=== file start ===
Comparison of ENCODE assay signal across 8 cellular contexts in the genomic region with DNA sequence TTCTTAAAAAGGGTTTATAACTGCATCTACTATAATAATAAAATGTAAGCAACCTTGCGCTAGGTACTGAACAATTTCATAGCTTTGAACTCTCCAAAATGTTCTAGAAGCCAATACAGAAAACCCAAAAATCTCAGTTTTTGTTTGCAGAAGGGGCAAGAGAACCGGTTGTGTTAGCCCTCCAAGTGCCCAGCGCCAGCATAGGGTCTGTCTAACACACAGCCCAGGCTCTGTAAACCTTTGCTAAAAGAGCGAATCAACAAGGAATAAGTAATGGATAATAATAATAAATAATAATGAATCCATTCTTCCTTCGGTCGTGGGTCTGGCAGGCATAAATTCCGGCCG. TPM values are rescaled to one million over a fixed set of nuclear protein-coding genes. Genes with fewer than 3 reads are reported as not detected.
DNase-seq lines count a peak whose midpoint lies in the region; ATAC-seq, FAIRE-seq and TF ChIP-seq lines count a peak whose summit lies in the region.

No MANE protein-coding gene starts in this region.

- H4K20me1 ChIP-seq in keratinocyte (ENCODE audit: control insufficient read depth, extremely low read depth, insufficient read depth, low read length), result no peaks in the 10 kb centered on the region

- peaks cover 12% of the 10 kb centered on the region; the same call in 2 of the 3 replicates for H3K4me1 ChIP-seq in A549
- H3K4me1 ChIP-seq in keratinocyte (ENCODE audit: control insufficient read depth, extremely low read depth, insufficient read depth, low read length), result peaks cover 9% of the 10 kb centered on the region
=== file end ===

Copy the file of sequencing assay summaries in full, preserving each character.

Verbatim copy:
Comparison of ENCODE assay signal across 8 cellular contexts in the genomic region with DNA sequence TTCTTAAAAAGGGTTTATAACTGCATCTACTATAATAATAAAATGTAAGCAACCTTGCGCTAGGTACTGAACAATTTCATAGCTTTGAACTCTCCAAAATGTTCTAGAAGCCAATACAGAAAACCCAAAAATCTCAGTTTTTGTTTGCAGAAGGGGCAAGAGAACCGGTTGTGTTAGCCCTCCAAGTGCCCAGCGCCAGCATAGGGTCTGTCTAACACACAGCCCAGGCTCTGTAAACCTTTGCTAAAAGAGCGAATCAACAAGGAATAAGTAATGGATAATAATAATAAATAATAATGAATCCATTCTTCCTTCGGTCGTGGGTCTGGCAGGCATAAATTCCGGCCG. TPM values are rescaled to one million over a fixed set of nuclear protein-coding genes. Genes with fewer than 3 reads are reported as not detected.
DNase-seq lines count a peak whose midpoint lies in the region; ATAC-seq, FAIRE-seq and TF ChIP-seq lines count a peak whose summit lies in the region.

No MANE protein-coding gene starts in this region.

- H4K20me1 ChIP-seq in keratinocyte (ENCODE audit: control insufficient read depth, extremely low read depth, insufficient read depth, low read length), result no peaks in the 10 kb centered on the region

- peaks cover 12% of the 10 kb centered on the region; the same call in 2 of the 3 replicates for H3K4me1 ChIP-seq in A549
- H3K4me1 ChIP-seq in keratinocyte (ENCODE audit: control insufficient read depth, extremely low read depth, insufficient read depth, low read length), result peaks cover 9% of the 10 kb centered on the region